While many contend that private stores result in lower liquor prices, I am still not fully convinced of this. Alberta beer prices have climbed to the highest in Canada, despite complete privatization of the industry.

Even prior to the economic collapse, prices were comparable within a couple dollars of Saskatchewan’s beer prices. Regardless, even if privatization does save consumers a couple of bucks, the lost government revenue is simply not worth it.

The SLGA has done a great job of finding a way to balance the social costs and health impacts of alcohol consumption with reasonable prices that do not take away an individual’s personal liberty to purchase and consume alcohol. It’s the perfect middle ground that fosters social responsibility while improving the state of the province.

The privatization schemes of the current government are knee-jerk reactions to the dangerous deficit the province is faced with. At the end of the day, the cuts to liquor markups and the inevitable increase of the liquor wholesale price will have a negative impact on the province’s funding.

Saskatchewan’s crown corporations are the backbone of the provincial economy and the sale of yet another one of our public goods will only hurt the province. Our liquor stores alone have returned $1.1 billion in revenue over the last five years, and the loss of that income will seriously hurt our education, our hospitals and the people of Saskatchewan.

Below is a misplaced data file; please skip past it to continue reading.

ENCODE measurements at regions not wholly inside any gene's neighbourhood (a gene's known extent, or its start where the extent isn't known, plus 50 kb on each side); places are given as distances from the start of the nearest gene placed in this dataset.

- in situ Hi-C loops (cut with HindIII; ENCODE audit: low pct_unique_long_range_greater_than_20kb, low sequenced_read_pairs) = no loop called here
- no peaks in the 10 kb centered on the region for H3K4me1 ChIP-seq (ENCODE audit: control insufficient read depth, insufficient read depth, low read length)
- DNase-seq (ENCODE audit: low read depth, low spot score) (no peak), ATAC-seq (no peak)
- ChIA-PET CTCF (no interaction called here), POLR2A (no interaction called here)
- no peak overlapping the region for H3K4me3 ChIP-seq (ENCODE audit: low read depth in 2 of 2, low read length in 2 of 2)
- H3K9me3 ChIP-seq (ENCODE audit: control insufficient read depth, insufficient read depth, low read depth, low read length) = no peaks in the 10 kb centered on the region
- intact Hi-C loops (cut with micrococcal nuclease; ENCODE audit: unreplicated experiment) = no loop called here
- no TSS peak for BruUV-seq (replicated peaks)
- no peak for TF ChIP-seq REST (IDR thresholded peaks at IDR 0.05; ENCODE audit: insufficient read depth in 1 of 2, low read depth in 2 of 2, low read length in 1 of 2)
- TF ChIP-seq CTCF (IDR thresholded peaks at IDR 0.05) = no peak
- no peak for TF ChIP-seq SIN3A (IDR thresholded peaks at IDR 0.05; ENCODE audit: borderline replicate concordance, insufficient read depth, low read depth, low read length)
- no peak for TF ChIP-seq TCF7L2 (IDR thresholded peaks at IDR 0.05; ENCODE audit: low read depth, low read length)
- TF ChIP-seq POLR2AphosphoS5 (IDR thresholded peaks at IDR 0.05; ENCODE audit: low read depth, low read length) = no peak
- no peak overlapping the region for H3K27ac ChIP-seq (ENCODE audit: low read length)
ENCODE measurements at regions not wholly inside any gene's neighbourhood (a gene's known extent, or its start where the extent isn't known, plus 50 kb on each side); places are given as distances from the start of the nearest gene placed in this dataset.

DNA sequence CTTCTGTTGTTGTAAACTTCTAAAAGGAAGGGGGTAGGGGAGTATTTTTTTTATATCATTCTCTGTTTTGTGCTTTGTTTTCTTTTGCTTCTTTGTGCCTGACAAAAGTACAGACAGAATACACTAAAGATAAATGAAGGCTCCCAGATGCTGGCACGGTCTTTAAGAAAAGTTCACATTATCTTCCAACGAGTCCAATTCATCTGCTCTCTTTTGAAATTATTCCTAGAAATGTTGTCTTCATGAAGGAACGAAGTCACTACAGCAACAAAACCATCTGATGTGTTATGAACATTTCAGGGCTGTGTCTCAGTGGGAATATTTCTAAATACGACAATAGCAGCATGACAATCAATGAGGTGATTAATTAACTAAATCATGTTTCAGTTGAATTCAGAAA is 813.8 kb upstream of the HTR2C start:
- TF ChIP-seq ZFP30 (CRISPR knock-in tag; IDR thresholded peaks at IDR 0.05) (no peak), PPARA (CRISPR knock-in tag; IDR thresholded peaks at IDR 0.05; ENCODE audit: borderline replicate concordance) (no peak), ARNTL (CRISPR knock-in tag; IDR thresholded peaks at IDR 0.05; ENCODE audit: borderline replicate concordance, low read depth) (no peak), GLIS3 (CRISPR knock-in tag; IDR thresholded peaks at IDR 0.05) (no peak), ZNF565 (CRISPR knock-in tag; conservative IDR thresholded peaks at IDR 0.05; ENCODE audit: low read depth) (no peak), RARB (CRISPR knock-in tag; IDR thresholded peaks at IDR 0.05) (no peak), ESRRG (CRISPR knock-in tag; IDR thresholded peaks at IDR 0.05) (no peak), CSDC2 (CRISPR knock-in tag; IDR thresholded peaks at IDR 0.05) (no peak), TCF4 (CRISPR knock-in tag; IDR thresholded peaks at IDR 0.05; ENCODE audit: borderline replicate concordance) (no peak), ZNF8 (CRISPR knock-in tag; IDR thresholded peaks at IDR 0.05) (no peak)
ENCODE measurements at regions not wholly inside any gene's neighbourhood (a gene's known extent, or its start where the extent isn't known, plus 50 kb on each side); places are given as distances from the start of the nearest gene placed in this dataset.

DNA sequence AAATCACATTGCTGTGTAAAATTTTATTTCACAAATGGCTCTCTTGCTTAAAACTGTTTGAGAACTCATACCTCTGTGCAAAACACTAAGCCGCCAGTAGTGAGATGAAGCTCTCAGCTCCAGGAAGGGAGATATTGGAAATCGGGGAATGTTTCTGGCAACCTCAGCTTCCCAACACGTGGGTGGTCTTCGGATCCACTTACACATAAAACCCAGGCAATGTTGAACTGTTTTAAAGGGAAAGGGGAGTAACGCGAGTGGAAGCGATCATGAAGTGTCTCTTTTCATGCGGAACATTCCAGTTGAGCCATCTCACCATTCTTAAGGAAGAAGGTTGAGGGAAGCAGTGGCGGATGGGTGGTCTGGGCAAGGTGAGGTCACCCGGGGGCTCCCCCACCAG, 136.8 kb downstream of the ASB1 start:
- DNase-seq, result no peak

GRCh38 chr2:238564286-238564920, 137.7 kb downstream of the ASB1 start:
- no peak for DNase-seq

Travis Hebert

Graphic: Lesia Karalash / Graphics Editor

  • Usask for Logic

    “Our liquor stores alone have returned $1.1 billion in revenue over the last five years, and the loss of that income will seriously hurt our education, our hospitals and the people of Saskatchewan.” Please, tell me you know what revenue is. Tell me you know that it’s not income. Tell me you know that suggesting the sale of liquor stores would result in a $1.1 billion reduction in funding for education and hospitals is patent exaggeration. Or tell me that you were just to lazy to find the numbers on profits transferred to the provincial government.

  • The Oatmeal Savage

    “According to the Canadian Centre for Policy Alternatives,…”

    BWAHAHAHAHAHAHAHAAHAHAHAHAHAHAHHAHAHAHAHAHAHAHAHAHAHAHAHAAHAHAHAHAHHAHA!!!

    Good one!

    • kansas

      How about engaging with the author’s arguments substantively, rather than relying on juvenile distraction tactics?

    • The Oatmeal Savage

      Anyone who quotes the CCPA on anything is a Marxist loon and is beyond reason.

      Try Venezuela, head down the road and it’s the third failed socialist state on your left.

  • The Oatmeal Savage

    Get rid of the high priced union goons.
    Stocking shelves is not a lifetime job or career.

    • M

      Exactly. Liquor stores are no different than any other business, so why the need for overpaid government workers to stock shelves? The government still sells all the alcohol to the stores, just without all the running costs.

  • The Oatmeal Savage

    “Saskatchewan’s crown corporations are the backbone of the provincial economy..”

    This is a man who does not understand economics or honesty.